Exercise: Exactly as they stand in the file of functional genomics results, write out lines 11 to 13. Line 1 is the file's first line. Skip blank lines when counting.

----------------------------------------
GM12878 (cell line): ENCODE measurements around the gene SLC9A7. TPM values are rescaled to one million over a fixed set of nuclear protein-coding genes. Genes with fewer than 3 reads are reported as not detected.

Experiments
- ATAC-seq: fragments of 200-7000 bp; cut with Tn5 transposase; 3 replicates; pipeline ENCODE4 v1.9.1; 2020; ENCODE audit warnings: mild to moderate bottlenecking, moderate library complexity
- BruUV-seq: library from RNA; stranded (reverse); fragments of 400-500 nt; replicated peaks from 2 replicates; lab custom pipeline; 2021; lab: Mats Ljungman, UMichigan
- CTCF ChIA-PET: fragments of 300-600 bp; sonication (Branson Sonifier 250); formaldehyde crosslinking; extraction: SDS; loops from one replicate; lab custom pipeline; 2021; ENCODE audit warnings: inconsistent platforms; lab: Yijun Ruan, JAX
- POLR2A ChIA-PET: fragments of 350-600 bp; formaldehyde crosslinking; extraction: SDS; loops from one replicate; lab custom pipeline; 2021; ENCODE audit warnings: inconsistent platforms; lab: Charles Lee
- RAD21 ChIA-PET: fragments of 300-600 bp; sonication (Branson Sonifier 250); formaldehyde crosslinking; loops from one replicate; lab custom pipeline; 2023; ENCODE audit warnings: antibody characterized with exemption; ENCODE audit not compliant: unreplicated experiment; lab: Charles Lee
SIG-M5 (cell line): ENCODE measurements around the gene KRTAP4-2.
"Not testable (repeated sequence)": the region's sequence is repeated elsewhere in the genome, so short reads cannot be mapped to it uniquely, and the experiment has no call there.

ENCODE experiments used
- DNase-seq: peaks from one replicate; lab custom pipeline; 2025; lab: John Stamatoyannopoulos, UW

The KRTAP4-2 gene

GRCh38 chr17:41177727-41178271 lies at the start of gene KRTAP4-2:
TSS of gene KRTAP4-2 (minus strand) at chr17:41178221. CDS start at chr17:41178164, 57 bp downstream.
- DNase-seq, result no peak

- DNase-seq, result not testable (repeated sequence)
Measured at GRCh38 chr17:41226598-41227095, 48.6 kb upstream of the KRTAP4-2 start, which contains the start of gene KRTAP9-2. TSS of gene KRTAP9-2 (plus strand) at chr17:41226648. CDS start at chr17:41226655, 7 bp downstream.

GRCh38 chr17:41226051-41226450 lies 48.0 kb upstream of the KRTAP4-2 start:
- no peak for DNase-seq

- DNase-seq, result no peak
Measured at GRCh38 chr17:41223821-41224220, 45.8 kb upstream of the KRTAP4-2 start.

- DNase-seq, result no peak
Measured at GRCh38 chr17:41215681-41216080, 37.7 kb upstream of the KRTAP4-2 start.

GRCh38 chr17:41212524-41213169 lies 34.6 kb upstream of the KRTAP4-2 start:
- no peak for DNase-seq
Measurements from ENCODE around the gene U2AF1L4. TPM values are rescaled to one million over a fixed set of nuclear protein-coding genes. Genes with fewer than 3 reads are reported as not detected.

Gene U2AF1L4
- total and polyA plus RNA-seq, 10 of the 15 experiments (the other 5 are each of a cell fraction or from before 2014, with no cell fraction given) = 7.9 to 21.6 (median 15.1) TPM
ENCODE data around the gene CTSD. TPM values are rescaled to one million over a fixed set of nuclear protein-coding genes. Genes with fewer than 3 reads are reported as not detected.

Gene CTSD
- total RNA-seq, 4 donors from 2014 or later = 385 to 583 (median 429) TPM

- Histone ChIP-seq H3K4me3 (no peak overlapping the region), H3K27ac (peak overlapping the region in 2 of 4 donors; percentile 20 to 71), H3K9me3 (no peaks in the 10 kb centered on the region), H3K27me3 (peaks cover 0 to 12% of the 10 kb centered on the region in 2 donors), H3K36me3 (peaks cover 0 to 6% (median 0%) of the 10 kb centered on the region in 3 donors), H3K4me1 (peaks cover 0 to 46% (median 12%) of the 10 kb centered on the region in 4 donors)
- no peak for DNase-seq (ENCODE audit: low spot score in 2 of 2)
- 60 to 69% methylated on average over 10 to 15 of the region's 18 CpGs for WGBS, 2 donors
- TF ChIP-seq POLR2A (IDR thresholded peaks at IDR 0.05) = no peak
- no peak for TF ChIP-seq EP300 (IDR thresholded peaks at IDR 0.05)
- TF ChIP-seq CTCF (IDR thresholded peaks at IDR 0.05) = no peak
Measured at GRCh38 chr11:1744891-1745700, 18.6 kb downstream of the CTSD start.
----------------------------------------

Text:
- DNase-seq: peaks from one replicate; lab custom pipeline; 2025; lab: John Stamatoyannopoulos, UW

The KRTAP4-2 gene

GRCh38 chr17:41177727-41178271 lies at the start of gene KRTAP4-2: